Kung Fu without honor is just fighting.
Like the warring Japanese dojos depicted throughout the Karate Kid franchise, a growing disconnect exists between those who wish to learn a fighting style as a means of physical and emotional growth and those who simply seek the ability to punish their adversaries without mercy. It’s respect and honor versus strength and superiority—something even the most devout and sacred of Chinese Kung Fu masters like Sifu Cheung (Roger Yuan) can’t always instill in their pupils. No matter how much they strive to trust the younger generation’s capacity to protect what they’ve learned as a tool, the allure of morphing it into a weapon for profit is often too much to ignore. It’s why he retired after his three disciples left. The disappointment was too much to bear.
So we meet him at the start of Quoc Bao Tran‘s The Paper Tigers in an alley alone—over a decade since Danny (Yoshi Sudarso), Hing (Peter Adrian Sudarso), and Jim (Gui DaSilva-Greene) left. No one can therefore help when an unseen foe kills him in a way that makes it seem like a heart attack. The trio can’t even come together for the funeral thanks to past grudges and split focuses keeping their former “brothers” apart almost as long. Hing (Ron Yuan) is now overweight with a bum knee. Jim (Mykel Shannon Jenkins) has mostly forgotten his Kung Fu in lieu of teaching Brazilian Jiu-Jitsu’s ground game to teens. And Sifu Cheung’s star pupil Danny “Eight-Hands” (Alain Uy) pretends he never knew it at all.
They’ll need to remember quickly, however, once an old adversarial punching bag (Matthew Page‘s Carter) plants the seed of murder when not gloating about how far they’ve fallen. Who would do such a thing, though? The punk kids Sifu refused to teach? A figure from his past he never told them about? All they know for sure is that it wasn’t random. To even consider a cause of death beyond heart attack is to think the worst because Sifu was seemingly invincible. Whoever killed him had to know who he was and what he was capable of doing while also somehow being better. So what can they do if they find out the truth? They weren’t even shadows of the fighters they used to be. They were ghosts.
We’re lucky then that Tran’s very dramatic scenario (three men avenging the death of their master) is merely the backbone to what proves to be a full-blown comedy instead. The fact that Danny, Hing, and Jim are “ghosts” is therefore crucial since it ensures that their quest for retribution will perpetually lead them to being beat-up, broken down, and ready to quit. It’s not surprising considering the state of affairs Danny calls his life. So consumed by work and negligent where parenting is concerned, he’s trained his son Ed (Joziah Lagonoy) to lie for him so his ex-wife (Jae Suh Park‘s Caryn) doesn’t think he’s even more of a loser than he already knows she does. He’s gone from undefeated champion turning pro to washed-up and defeated has-been.
We’re a bit unlucky too, though, as that drama remains the plot’s central thrust. While Tran’s focus being firmly on his aging characters allows for some entertaining sequences, it also guarantees the mystery becomes locked in stasis. Half of The Paper Tigers is spent chasing intentional dead-ends so we can receive two extended Kung Fu matches pitting Danny, Hing, and Jim against a vastly more spry trio of teens first and a grudge-holding Carter who has spent his entire life working towards the moment when he can finally beat his childhood foes second. Don’t get me wrong: both set pieces are a lot of fun. They just aren’t necessary for what’s happening beyond letting us laugh at three guys whose mouths are now much bigger than their fists.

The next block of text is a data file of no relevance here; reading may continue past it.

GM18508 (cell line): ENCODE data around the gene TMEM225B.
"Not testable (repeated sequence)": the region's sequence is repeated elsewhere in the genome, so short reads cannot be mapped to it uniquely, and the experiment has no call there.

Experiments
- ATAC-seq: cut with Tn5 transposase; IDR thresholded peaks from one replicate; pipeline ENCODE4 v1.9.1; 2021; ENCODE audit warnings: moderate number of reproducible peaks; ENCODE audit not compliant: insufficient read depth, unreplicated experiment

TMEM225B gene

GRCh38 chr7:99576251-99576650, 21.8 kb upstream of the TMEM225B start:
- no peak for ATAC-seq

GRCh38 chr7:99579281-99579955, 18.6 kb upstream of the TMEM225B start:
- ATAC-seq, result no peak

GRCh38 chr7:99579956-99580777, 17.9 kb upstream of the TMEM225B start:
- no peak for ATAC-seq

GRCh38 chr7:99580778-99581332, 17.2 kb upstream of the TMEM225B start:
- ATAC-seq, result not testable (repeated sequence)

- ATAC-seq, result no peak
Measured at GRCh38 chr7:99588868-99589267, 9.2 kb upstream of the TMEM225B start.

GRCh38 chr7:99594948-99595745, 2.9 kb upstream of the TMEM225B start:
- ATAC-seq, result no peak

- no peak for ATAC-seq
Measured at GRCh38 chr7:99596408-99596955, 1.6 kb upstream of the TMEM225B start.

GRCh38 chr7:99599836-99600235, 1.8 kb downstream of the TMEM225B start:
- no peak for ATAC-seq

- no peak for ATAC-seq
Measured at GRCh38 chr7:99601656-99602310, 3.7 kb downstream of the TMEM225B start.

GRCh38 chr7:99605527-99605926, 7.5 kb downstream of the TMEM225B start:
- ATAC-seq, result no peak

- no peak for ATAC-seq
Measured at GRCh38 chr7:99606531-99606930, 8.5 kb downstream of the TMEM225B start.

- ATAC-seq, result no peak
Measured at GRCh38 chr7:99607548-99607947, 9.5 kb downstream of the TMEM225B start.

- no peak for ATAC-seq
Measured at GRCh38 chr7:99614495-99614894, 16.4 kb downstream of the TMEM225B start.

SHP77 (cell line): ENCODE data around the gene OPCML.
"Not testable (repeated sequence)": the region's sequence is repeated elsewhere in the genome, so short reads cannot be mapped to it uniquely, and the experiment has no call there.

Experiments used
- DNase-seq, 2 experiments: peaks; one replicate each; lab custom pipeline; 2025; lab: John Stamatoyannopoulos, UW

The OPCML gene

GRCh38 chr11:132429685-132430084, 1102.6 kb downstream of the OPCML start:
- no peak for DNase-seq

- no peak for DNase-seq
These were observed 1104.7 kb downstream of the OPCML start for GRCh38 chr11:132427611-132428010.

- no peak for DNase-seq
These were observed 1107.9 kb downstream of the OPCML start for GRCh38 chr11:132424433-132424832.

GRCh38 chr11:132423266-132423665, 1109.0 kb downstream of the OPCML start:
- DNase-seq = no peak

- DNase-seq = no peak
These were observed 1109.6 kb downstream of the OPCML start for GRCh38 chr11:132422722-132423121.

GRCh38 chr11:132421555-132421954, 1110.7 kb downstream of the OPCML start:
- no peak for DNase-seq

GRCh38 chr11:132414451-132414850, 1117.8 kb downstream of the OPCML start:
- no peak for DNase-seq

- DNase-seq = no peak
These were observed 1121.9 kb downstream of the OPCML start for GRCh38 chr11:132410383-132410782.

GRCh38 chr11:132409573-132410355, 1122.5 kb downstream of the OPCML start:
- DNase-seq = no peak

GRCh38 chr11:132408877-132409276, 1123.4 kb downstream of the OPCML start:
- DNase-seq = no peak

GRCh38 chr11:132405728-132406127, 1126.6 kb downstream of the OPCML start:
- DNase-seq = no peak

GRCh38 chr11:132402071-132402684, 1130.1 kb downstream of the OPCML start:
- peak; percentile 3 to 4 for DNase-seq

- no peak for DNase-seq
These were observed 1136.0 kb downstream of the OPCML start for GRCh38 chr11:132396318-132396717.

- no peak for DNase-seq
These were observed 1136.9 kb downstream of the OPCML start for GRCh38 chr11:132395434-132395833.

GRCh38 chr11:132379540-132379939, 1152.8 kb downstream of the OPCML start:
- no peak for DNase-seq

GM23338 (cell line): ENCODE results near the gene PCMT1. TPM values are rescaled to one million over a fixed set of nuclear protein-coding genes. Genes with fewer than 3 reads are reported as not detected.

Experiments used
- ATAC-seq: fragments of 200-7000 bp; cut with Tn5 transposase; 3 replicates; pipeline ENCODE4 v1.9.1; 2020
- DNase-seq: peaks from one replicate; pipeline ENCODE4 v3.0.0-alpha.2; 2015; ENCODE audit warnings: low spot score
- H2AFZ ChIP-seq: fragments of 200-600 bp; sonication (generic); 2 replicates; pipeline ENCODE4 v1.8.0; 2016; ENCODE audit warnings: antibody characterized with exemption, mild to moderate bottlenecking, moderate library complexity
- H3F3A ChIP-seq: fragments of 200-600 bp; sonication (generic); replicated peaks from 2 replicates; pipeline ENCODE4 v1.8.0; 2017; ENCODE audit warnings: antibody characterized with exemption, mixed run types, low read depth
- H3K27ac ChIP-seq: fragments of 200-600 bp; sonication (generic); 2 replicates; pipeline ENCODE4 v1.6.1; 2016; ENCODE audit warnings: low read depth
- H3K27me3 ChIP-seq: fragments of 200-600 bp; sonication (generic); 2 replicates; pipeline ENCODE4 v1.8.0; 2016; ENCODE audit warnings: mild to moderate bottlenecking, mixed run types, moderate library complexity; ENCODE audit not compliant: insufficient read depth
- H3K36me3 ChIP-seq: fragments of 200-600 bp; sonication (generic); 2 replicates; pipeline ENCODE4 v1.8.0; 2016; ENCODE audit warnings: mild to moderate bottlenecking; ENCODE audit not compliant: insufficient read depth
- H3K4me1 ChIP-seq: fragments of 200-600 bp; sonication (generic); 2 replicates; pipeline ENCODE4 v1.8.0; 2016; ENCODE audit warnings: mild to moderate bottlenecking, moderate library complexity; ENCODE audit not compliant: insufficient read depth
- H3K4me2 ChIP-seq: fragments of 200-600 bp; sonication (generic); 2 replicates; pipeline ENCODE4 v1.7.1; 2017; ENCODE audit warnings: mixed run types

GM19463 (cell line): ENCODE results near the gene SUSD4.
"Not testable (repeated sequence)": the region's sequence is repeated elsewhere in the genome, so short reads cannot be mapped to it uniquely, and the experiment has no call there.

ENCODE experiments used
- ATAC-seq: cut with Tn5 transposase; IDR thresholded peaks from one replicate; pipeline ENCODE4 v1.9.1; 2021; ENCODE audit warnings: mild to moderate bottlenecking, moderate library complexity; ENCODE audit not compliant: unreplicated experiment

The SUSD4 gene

We need that for what comes next to work. We simply don’t need so much. Pair that bloat with a confusedly drawn villain presented as a cold-blooded murderer who’s treated by our heroes as a regular combatant and you may find yourself scratching your head. Tran ultimately paints himself into this corner because his script isn’t dark enough to let Danny and company be vigilantes despite ensuring that we feel a desire for Sifu Cheung’s killer to be put down. I think the intent is to show that the Three Tigers are honoring their master’s teachings, but it’s a tough pill to swallow with stakes this high. I almost wish one of them were a cop so we’re not left assuming “real” justice follows any potential “personal” justice.
Juggling this subject matter with this tone isn’t easy. You want it to be adult enough for the fighting to shine (Tran provides some effective bouts with an intriguing conceit as far as Danny being “first” rather than “fast”), but meaningful enough for the lessons being taught (by Sifu to the Tigers and Danny to Ed) to land in a worthwhile way that isn’t compromised by the mission. This is by no means a kid’s film, but the latter aspect does possess some nice moments that might allow it to approach family-friendly territory. Would picking one direction and sticking to it have served the whole better? You bet. But at least these issues can be dismissed as hiccups more than deal-breakers. They hold it back without sinking it.
Credit the actors for this truth because they ensure the fun never ends. I loved the energy delivered by the teens during a wonderfully montaged prologue via VHS-tapes wherein the boys let their Kung Fu prowess get the better of their decision-making en route to contrasting the contemporaries’ present-day, malaise-fueled aches and pains. Ron Yuan is a treat as the impulsive heart of the team trying his damnedest to keep his hair-piece on; Jenkins is great at just saying “screw it” whenever his friends put him into impossible situations; and Uy is perfect as the fallen leader whose guilt has stripped away every ounce of confidence he used to carry in excess. The film supplies Sifu’s posthumous lesson to remind them who they are despite who they’ve become.
courtesy of Fantasia International Film Festival